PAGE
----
The Spine

Dershowitz On Torture

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I don't mean to upset Andrew Sullivan again.  But I think that most Democrats are showboating on "waterboarding."  And they will pay with the election if they don't stop.  Frankly, it's my opinion that thepresidential candidates have clamped onto this example of admittedly verydubious behavior to signal to the party's left (which is the constituency thatdetermines who's the nominee) that they think this defense against terrorismis a supposedly grave, grave issue. Hillary, of course, has hemmed and hawed the most, but not for the most cynical of reasons, but because she realizes that the issue is complicated, not simple. What do they really believe?  Who knows?Alan Dershowitz has made the case in this morning's Wall Street Journal.And in his article he cites none other than Bill Clinton on the specifics:

Consider,
for example, the contentious and emotionally laden issue of the use of
torture in securing preventive intelligence information about imminent
acts of terrorism--the so-called "ticking bomb" scenario. I am not now
talking about the routine use of torture in interrogation of suspects
or the humiliating misuse of sexual taunting that infamously occurred
at Abu Ghraib. I am talking about that rare situation described by
former President Clinton in an interview with National Public Radio:

"You
picked up someone you know is the No. 2 aide to Osama bin Laden. And
you know they have an operation planned for the United States or some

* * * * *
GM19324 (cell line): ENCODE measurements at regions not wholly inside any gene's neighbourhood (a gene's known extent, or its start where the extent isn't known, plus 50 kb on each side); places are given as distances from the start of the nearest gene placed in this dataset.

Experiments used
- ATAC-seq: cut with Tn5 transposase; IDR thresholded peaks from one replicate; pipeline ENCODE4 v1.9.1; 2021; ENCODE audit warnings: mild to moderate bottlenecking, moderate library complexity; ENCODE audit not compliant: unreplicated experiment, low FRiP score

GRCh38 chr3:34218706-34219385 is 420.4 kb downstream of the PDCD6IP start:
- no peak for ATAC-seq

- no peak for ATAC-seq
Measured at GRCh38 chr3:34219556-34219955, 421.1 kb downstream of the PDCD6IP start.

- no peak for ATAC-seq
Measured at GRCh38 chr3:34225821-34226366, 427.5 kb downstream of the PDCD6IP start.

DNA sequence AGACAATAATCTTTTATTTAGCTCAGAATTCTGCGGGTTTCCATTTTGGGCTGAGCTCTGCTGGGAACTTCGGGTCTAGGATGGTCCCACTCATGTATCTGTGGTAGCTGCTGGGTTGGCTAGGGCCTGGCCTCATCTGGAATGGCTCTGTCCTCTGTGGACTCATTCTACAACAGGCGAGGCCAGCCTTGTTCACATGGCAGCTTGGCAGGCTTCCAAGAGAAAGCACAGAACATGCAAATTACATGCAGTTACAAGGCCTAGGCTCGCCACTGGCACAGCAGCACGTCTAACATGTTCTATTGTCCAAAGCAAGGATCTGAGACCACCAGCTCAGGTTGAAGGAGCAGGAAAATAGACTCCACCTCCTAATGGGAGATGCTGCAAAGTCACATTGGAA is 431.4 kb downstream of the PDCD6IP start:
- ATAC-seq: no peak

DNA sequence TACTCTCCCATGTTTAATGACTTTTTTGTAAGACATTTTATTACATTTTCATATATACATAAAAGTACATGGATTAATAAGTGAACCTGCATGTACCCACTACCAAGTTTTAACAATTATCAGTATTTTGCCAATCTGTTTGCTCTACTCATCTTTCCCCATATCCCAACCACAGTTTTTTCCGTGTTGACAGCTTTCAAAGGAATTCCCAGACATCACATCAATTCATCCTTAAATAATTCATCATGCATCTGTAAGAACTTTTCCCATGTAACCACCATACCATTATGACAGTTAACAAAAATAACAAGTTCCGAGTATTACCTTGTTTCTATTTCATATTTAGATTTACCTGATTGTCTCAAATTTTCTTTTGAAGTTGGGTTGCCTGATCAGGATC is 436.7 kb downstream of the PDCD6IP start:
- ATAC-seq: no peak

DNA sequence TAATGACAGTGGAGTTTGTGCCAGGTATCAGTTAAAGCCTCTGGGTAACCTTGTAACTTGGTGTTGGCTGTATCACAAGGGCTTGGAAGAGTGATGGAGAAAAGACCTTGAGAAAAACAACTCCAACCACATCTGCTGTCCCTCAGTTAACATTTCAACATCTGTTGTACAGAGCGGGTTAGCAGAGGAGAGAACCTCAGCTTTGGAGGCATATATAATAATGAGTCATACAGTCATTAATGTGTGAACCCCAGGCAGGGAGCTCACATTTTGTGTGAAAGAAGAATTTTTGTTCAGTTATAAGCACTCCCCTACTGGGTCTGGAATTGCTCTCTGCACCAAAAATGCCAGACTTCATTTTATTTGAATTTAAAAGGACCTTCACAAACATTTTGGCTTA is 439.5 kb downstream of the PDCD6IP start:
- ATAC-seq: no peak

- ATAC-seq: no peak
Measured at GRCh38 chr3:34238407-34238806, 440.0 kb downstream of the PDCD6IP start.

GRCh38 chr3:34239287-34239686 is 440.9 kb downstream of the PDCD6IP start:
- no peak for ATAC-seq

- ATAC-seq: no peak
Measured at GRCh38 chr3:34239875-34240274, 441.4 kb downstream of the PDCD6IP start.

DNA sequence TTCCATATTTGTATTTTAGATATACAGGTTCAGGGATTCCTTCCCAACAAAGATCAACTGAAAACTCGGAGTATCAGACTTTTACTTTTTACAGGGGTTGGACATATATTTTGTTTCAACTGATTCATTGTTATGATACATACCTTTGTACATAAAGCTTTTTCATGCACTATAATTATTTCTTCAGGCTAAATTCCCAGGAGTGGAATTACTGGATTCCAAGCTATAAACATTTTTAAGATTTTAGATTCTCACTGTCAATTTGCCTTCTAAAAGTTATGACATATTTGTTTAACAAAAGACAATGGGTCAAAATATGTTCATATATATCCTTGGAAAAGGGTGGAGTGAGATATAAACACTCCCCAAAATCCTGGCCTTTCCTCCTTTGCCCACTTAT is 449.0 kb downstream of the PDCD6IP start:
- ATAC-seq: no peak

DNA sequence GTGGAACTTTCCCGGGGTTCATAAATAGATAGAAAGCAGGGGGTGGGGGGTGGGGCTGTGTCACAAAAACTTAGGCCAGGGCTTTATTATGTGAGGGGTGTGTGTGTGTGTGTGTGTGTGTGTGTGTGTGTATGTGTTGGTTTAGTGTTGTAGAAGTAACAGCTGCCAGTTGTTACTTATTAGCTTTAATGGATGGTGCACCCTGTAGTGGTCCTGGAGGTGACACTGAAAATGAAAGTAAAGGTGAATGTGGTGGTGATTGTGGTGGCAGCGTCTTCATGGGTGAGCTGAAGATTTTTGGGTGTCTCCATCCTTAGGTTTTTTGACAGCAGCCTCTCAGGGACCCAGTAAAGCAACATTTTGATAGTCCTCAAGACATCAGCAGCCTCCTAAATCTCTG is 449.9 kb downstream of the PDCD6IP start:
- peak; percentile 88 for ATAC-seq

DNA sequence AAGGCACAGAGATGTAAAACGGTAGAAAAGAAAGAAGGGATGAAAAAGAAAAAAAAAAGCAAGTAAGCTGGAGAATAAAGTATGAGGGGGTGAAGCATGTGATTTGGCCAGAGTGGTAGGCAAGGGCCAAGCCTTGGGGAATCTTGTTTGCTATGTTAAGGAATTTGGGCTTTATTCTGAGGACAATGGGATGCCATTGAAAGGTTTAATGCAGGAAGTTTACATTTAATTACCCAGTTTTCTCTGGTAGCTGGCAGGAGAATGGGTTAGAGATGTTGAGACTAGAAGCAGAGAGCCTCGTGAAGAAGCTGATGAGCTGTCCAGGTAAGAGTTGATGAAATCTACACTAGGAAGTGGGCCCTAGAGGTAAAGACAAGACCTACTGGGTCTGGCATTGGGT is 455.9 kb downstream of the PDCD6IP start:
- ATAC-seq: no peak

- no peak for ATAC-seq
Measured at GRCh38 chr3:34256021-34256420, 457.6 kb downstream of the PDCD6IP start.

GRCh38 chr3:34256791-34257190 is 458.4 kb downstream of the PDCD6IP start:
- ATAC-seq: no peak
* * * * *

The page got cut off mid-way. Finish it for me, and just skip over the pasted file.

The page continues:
European capital in the next three days. And you know this guy knows
it. Right, that's the clearest example. And you think you can only get
it out of this guy by shooting him full of some drugs or waterboarding
him or otherwise working him over."

He
said Congress should draw a narrow statute "which would permit the
president to make a finding in a case like I just outlined, and then
that finding could be submitted even if after the fact to the Foreign
Intelligence Surveillance Court." The president would have to "take
personal responsibility" for authorizing torture in such an extreme
situation. Sen. John McCain has also said that as president he would
take responsibility for authorizing torture in that "one in a million"
situation.

Although
I am personally opposed to the use of torture, I have no doubt that any
president--indeed any leader of a democratic nation--would in fact
authorize some forms of torture against a captured terrorist if he
believed that this was the only way of securing information necessary
to prevent an imminent mass casualty attack. The only dispute is
whether he would do so openly with accountability or secretly with
deniability. The former seems more consistent with democratic theory,
the latter with typical political hypocrisy.

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